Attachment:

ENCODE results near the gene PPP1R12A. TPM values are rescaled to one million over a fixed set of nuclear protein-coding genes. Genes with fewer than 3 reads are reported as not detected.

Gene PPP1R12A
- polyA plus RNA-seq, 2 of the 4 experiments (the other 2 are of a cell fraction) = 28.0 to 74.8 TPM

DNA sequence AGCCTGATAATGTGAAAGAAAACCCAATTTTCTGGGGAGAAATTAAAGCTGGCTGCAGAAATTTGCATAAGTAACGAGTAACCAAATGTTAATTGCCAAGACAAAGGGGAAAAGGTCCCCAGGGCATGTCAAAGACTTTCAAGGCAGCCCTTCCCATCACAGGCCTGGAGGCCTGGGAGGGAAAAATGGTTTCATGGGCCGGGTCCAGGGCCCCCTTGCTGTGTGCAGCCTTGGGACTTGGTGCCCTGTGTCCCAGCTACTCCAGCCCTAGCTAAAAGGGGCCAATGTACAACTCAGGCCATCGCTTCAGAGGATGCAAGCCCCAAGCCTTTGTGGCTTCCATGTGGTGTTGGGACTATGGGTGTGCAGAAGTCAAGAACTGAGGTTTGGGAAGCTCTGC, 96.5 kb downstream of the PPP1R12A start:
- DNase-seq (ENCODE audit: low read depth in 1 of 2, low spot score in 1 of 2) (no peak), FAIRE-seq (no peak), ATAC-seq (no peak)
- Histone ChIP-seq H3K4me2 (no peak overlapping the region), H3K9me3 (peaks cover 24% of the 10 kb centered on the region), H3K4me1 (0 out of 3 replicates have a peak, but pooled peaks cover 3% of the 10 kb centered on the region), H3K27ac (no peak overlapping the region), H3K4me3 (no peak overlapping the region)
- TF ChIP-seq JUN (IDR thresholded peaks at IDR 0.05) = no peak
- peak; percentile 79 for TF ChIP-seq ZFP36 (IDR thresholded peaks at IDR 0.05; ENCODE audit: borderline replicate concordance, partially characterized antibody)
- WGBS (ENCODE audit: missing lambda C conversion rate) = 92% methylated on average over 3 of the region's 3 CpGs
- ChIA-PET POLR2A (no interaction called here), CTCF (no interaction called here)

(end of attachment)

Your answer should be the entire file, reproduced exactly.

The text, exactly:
ENCODE results near the gene PPP1R12A. TPM values are rescaled to one million over a fixed set of nuclear protein-coding genes. Genes with fewer than 3 reads are reported as not detected.

Gene PPP1R12A
- polyA plus RNA-seq, 2 of the 4 experiments (the other 2 are of a cell fraction) = 28.0 to 74.8 TPM

DNA sequence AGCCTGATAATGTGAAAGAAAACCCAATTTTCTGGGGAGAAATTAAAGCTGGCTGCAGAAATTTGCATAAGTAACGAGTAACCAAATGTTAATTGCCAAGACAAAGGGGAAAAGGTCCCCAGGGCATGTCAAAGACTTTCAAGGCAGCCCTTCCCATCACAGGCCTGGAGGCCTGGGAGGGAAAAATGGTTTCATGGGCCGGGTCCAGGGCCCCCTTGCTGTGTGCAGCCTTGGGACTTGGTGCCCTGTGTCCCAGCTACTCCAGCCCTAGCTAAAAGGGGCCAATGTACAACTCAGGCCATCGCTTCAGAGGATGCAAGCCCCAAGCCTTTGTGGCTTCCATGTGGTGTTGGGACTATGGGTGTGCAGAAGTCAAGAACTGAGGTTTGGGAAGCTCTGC, 96.5 kb downstream of the PPP1R12A start:
- DNase-seq (ENCODE audit: low read depth in 1 of 2, low spot score in 1 of 2) (no peak), FAIRE-seq (no peak), ATAC-seq (no peak)
- Histone ChIP-seq H3K4me2 (no peak overlapping the region), H3K9me3 (peaks cover 24% of the 10 kb centered on the region), H3K4me1 (0 out of 3 replicates have a peak, but pooled peaks cover 3% of the 10 kb centered on the region), H3K27ac (no peak overlapping the region), H3K4me3 (no peak overlapping the region)
- TF ChIP-seq JUN (IDR thresholded peaks at IDR 0.05) = no peak
- peak; percentile 79 for TF ChIP-seq ZFP36 (IDR thresholded peaks at IDR 0.05; ENCODE audit: borderline replicate concordance, partially characterized antibody)
- WGBS (ENCODE audit: missing lambda C conversion rate) = 92% methylated on average over 3 of the region's 3 CpGs
- ChIA-PET POLR2A (no interaction called here), CTCF (no interaction called here)